Headshot of CMS Administrator Chiquita Brooks-LaSure
CMS Administrator Chiquita Brooks-LaSure

The Centers for Medicare & Medicaid Services on Wednesday released updated guidance for nursing home surveyors as part of the Phase 2 and 3 Requirements of Participation. 

Among key topics addressed are hiring infection preventionists, nurse staffing reinforcement, preventing resident abuse and neglect and practical guidance for surveyors. The memo comes a day after Evan Shulman, director of CMS’ nursing home division, told attendees at the 35th national NADONA conference that updates were imminent.

Infection preventionist

The updated guidance provides more information on how to implement the infection preventionist requirements for Phase 3. CMS said while the requirement is to have an IP at least part-time, facilities must have an effective infection prevention and control program and should ensure the role of the IP is tailored to meet the facility’s needs.

“With emerging infectious disease such as COVID-19, CMS believes the role of the IP is critical in the facility’s efforts to mitigate the onset and spread of infections,” the agency wrote in the memo.

Staffing and room requirements

White it continues to work on establishing new staffing minimums, CMS added new requirements for surveyors to incorporate the use of Payroll Based Journal staffing data for their inspections.

“This will help better identify potential noncompliance with CMS’s nurse staffing requirements, such as lack of a registered nurse for eight hours each day, or lack of licensed nursing for 24 hours a day,” the agency said in a statement. “This guidance will help to uncover instances of insufficient staffing and yield higher quality care.” 

The agency said surveyors were to start using the updated Sate Operations Manual Oct. 24.

The memo also includes recommendations related to resident room capacity, though there are no updated regulations at this time. “CMS is highlighting the benefits of reducing the number of residents in each room given the lessons learned during the COVID-19 pandemic for preventing infections and the importance of residents’ rights to privacy and homelike environment,” the agency said in a fact sheet.

Currently, CMS allows up to four residents in one room that allows for a minimum of 80 square feet per resident. Bedrooms in newly constructed or renovated facilities must accommodate no more than two residents, according to 2016 CMS guidance.

In response to President Joe Biden’s nursing home reform proposals, the agency plans to align its resident room requirements more inline with the 2016 guidance, CMS wrote. It’s also urging providers consider making changes to their physical environment to allow for a maximum of double occupancy in each room, and explore more ways to add more single occupancy rooms for residents.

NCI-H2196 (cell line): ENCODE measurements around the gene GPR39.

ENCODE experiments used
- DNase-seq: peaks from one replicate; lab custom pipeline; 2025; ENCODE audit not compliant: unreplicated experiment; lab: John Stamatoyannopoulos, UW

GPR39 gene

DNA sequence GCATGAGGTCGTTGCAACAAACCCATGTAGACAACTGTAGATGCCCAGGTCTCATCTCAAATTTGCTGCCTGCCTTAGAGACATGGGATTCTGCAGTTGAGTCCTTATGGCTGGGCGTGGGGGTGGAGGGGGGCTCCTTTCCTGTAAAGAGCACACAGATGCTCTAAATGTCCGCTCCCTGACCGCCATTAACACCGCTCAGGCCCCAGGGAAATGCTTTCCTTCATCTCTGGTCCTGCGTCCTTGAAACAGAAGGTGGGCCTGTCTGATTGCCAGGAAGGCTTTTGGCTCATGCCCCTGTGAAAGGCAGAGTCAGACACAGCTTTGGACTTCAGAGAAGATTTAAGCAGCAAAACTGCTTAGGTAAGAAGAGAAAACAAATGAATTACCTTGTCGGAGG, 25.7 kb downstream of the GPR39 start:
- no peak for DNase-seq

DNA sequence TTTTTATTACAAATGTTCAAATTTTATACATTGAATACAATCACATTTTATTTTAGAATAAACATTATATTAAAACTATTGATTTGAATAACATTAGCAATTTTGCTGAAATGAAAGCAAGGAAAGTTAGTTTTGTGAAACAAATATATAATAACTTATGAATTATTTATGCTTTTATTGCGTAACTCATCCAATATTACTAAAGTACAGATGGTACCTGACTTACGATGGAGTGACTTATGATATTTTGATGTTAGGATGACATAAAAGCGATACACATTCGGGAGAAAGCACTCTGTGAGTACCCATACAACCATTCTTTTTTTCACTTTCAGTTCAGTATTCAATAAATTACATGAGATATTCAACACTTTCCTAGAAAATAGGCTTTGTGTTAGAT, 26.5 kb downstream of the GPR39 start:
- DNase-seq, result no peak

“This also builds on the lessons learned through the COVID19 pandemic, where having more residents in a room can make it more challenging to prevent the transmission of infectious diseases,” the agency wrote.

Surveyor response to complaints

The updated guidance clarifies CMS’s expectations for ensuring timely investigations. This will help address findings from the Government Accountability Office which noted variation among states in reporting, tracking and processing reports of abuse and neglect.

Specifically, it updates the complaint procedures section (Chapter 5) of the State Operations Manual for surveyors in a push to strengthen the oversight of nursing home complaints and facility-reported incidents. The updates also aim to improve consistency across the state agencies in their communication to complainants.

Updated data entry requirements now ensure that state survey agencies collect information related to complaints and facility-reported incidents, and uses a system to track and monitor the receipt and disposition of complaint and incident intakes.

The guidance also dictates that for nursing homes, in situations where a determination is made that immediate
jeopardy may be present and ongoing, the state survey agency must start an on-site investigation within three business days of receipt of the initial complaint or incident report.

“As the COVID-19 pandemic highlighted, we have a pressing moral responsibility to ensure that residents of long-term care facilities are treated with the respect and dignity they deserve,” CMS Administrator Chiquita Brooks-LaSure said in a statement Wednesday. “CMS is proud to be leading President Biden’s initiative to improve the safety and quality of care in the nation’s nursing homes, and this set of improvements is our next step toward that goal.”

The updated guidance will go into effect on Oct. 24, 2022. “This will allow for ample time for surveyors and facilities to be trained on this new information,” CMS said.

This is a breaking news story. Please check back for additional updates.